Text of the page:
The next one is the priority of serving and developing others. This is also known as the concept of servant leadership. This is linked to job performance and team member satisfaction. The next skill, which is probably not surprising, is that an effective leader would have effective communication skills. This is really important because only about 7% of what we say is actually the words. The rest of those communication skills are things like the inflection in your voice, your body language, your ability to maintain eye contact at the appropriate time, and things of that nature. Another quality of an effective leader is the ability to focus on the strengths of the team members. Strengths of team members can be integrated to achieve team goals. One thing that is really important to remember is that in a team of people, you need diversity for that team to be successful. This means that everybody is not the same, and everyone has different strengths. It is most appropriate to look for excellence in each person in one area, not the average performance for everybody. Not everybody needs to have the same strengths for success. To be an effective leader, you also need effective time management and be able to set priorities. In today's world, there is this concept of multitasking, and everybody is trying to do more in less time. However, the research really supports, that to be effective, you need to move at a steady pace and focus on one thing at a time. I like to give an example of a juggler that is spinning plates. It is only a matter of time before one of those plates is going to fall, so multitasking really is not a good thing. Some people have trouble setting priorities because it is easier to do a little bit of everything and nothing really gets accomplished. Thus, time management skills and being able to prioritize are so important. The final quality of an effective leader is the ability to be adaptable or flexible. They say that the only thing that stays the same is change, especially when we think about healthcare environments today. There are a lot of things that are changing like reimbursement, policy, et cetera. It is so important to adapt as needed.

Leadership Model

Next, I want to talk about a leadership model that I frequently use in my practice as shown in Figure 1.

Figure 1. Leadership model.

This model is loosely based on John Adair's Action-Centred Leadership Model. The model is functional and holistic, and it illustrates the need to balance individual needs. The individual team members' needs are in the gray circle, and this needs to be balanced with the group needs. The task demands also play a role, and all of those are situated within the context or the environment. Adair also promotes the 50/50 role. He states that 50% of the motivation comes from the individual and 50% from the leader or the context. What this really translates into is that 50% of the team success comes from the team as a whole and 50% comes from the leader. It is a shared balance there.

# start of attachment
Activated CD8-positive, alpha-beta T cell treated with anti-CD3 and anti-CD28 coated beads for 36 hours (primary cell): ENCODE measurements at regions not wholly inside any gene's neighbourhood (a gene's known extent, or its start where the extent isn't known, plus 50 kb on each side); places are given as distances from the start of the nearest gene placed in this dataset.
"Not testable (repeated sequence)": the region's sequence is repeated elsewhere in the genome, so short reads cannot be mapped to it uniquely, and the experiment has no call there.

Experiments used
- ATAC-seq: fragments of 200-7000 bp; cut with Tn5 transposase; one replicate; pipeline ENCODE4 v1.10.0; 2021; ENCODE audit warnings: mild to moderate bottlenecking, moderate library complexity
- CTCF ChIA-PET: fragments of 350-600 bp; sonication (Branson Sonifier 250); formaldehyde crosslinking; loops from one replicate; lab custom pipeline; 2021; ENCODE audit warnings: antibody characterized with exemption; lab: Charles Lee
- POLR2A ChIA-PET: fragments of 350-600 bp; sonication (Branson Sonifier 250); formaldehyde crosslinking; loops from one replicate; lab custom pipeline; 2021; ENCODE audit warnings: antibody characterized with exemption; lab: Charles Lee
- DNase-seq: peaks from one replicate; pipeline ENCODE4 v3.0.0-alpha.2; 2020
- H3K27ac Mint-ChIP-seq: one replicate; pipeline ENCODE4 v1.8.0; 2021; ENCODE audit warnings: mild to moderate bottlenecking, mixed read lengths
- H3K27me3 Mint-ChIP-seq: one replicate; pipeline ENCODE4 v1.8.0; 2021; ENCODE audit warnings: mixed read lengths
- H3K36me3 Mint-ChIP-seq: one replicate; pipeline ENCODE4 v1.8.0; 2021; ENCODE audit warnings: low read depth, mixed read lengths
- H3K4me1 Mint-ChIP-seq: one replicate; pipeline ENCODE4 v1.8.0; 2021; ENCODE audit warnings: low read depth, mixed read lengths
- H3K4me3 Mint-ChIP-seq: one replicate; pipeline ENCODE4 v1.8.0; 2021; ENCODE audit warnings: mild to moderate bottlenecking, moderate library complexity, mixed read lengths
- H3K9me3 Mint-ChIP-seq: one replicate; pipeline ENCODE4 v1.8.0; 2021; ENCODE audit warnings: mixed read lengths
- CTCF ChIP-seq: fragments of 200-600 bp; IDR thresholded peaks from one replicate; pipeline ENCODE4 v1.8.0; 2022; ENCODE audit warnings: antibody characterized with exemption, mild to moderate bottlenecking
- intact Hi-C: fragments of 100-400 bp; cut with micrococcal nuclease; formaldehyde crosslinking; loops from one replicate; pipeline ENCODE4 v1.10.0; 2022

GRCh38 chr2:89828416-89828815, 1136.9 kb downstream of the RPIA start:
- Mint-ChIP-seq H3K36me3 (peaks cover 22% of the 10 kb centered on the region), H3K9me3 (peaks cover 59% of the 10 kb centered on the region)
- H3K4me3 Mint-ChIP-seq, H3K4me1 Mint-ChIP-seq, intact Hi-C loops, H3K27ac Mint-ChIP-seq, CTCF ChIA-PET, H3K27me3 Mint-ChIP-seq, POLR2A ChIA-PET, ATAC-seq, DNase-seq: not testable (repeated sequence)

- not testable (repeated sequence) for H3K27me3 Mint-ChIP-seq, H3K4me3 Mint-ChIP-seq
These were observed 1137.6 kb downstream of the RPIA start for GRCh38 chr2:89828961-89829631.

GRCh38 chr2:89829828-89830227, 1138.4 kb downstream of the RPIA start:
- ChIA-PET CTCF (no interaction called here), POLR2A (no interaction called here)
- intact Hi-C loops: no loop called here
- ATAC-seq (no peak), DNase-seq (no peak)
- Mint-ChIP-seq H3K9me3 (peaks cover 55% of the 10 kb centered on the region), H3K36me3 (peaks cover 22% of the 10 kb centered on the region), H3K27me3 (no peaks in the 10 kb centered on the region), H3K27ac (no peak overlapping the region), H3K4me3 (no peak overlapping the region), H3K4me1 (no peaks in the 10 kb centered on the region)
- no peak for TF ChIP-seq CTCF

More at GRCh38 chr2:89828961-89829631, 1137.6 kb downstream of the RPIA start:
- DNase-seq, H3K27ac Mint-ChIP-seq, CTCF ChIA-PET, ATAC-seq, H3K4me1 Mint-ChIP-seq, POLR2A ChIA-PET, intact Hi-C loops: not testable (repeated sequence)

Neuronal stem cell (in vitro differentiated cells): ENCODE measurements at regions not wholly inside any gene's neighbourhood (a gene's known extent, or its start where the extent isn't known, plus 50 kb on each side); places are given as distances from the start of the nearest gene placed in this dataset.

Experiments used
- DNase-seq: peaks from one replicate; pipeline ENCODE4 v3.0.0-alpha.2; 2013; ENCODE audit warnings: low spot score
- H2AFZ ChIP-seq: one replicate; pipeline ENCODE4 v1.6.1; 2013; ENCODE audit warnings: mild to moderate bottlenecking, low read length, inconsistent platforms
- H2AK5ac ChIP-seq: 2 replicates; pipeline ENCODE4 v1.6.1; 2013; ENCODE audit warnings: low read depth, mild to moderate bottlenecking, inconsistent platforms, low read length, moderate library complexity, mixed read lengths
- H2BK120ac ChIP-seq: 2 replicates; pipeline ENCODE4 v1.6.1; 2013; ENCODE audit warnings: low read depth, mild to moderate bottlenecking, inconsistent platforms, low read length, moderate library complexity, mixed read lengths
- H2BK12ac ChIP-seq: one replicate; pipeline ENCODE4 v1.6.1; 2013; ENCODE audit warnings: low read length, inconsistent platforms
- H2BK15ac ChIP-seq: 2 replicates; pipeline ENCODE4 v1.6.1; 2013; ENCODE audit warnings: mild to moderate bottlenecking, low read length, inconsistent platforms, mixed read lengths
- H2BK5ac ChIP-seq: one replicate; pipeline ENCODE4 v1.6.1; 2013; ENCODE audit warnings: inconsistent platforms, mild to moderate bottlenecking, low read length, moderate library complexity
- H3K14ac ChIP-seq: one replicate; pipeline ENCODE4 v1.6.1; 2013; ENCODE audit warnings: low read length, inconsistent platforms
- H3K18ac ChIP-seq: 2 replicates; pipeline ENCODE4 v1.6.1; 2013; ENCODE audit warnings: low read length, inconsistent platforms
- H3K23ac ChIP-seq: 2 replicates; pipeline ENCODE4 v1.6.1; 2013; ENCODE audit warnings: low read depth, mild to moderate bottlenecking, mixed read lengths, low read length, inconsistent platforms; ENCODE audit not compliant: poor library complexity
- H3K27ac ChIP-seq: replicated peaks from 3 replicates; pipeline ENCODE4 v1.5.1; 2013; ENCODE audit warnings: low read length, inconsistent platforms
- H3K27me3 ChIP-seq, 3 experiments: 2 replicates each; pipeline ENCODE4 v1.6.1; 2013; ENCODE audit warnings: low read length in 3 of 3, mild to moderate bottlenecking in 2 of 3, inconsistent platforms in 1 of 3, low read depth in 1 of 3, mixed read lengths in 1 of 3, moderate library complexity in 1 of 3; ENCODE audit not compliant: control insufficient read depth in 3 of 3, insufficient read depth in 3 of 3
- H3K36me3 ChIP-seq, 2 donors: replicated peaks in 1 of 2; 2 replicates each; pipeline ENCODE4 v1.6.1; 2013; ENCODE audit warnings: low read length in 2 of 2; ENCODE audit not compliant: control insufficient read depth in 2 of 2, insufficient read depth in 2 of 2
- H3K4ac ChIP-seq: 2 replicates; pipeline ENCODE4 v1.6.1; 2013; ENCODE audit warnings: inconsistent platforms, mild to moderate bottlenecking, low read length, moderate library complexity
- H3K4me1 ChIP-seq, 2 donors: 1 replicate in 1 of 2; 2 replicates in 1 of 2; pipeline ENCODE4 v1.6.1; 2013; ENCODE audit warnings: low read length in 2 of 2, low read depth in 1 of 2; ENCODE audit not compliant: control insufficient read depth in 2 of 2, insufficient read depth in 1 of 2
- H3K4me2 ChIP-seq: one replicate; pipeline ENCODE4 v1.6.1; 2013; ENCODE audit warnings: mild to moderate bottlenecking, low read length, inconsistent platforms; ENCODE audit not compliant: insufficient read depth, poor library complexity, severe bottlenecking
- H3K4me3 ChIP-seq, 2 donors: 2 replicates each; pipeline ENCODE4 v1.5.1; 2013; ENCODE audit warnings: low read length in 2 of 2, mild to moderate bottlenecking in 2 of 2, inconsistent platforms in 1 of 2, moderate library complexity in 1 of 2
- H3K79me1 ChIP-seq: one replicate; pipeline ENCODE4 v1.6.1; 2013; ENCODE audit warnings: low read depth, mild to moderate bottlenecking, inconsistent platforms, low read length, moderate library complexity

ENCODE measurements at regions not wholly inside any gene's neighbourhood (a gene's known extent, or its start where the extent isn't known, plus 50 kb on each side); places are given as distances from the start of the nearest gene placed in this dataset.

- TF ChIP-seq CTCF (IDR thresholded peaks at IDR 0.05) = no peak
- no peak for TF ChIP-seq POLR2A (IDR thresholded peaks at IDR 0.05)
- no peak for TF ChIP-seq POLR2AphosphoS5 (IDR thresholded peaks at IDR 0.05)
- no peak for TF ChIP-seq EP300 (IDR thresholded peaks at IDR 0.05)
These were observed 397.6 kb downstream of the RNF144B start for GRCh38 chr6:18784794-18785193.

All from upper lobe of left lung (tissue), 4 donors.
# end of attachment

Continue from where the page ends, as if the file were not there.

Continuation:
Leaders Vs. Managers: Are They The Same?

  • Managers can be leaders
  • Not all Leaders are managers
  • These terms are not interchangeable
  • Formal vs. Informal leaders

The next concept that I want to address is the idea of leaders versus managers or directors. Are they the same? The term "managers" refers to formal positions of authority. You could also use the terms supervisors, directors, bosses, CEOs, and things of that nature. Some of you may be in a formal leadership position. A formal leader is usually respected as a leader due to their job title, power, authority, among other qualities that they may have. Managers can definitely be leaders, and ideally, you hope that they are. We hope that they have those skills to be an effective leader that we talked about. However, not all leaders are managers. I say this to really emphasize the point that even if you are not in a formal leadership position, you can still be a leader, even if it is not in a formal capacity. Informal leaders are usually respected due to their ability to lead through inspiration, persuasion, and their personal skills and commitment. So even though they do not hold that job title, that formal authority, they are still very much respected and can lead in many different ways. Some examples of this could be serving on a committee at your facility related to patient treatment or maybe a safety initiative. You could volunteer to mentor students or coordinate a student program at your facility. You might mentor new staff or clinicians. You might develop specialty skills in a clinical area of practice. You could get a certification in lymphedema management, dementia care, or hand therapy. You could work with a group of co-workers to plan an OT month event or an open house. You could volunteer to run a support group for family members of clients with dementia. These are all examples of informal leadership or things that you can do even if you do not hold a formal leadership position.